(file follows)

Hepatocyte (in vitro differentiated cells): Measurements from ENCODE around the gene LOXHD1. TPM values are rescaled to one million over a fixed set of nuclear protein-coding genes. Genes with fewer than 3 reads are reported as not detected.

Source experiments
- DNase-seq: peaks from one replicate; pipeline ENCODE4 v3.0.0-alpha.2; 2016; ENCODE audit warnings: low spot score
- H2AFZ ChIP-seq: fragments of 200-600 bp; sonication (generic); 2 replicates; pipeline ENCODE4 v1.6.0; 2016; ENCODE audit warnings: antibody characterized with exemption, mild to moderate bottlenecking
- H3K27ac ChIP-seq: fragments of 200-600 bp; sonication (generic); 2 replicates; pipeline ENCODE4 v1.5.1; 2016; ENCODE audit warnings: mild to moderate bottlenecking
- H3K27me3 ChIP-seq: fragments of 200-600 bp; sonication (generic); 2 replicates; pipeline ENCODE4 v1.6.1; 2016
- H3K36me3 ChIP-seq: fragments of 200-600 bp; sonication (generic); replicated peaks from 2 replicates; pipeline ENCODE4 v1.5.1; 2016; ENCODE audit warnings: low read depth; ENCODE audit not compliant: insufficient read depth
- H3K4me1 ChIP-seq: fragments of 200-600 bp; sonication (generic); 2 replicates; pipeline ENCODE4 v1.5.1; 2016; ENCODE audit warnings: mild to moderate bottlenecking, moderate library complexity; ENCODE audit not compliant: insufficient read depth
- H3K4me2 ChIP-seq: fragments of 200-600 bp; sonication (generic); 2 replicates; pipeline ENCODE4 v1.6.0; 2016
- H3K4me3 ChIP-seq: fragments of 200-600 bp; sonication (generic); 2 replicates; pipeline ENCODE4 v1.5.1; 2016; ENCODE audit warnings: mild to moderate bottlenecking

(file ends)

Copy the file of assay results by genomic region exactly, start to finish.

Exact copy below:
Hepatocyte (in vitro differentiated cells): Measurements from ENCODE around the gene LOXHD1. TPM values are rescaled to one million over a fixed set of nuclear protein-coding genes. Genes with fewer than 3 reads are reported as not detected.

Source experiments
- DNase-seq: peaks from one replicate; pipeline ENCODE4 v3.0.0-alpha.2; 2016; ENCODE audit warnings: low spot score
- H2AFZ ChIP-seq: fragments of 200-600 bp; sonication (generic); 2 replicates; pipeline ENCODE4 v1.6.0; 2016; ENCODE audit warnings: antibody characterized with exemption, mild to moderate bottlenecking
- H3K27ac ChIP-seq: fragments of 200-600 bp; sonication (generic); 2 replicates; pipeline ENCODE4 v1.5.1; 2016; ENCODE audit warnings: mild to moderate bottlenecking
- H3K27me3 ChIP-seq: fragments of 200-600 bp; sonication (generic); 2 replicates; pipeline ENCODE4 v1.6.1; 2016
- H3K36me3 ChIP-seq: fragments of 200-600 bp; sonication (generic); replicated peaks from 2 replicates; pipeline ENCODE4 v1.5.1; 2016; ENCODE audit warnings: low read depth; ENCODE audit not compliant: insufficient read depth
- H3K4me1 ChIP-seq: fragments of 200-600 bp; sonication (generic); 2 replicates; pipeline ENCODE4 v1.5.1; 2016; ENCODE audit warnings: mild to moderate bottlenecking, moderate library complexity; ENCODE audit not compliant: insufficient read depth
- H3K4me2 ChIP-seq: fragments of 200-600 bp; sonication (generic); 2 replicates; pipeline ENCODE4 v1.6.0; 2016
- H3K4me3 ChIP-seq: fragments of 200-600 bp; sonication (generic); 2 replicates; pipeline ENCODE4 v1.5.1; 2016; ENCODE audit warnings: mild to moderate bottlenecking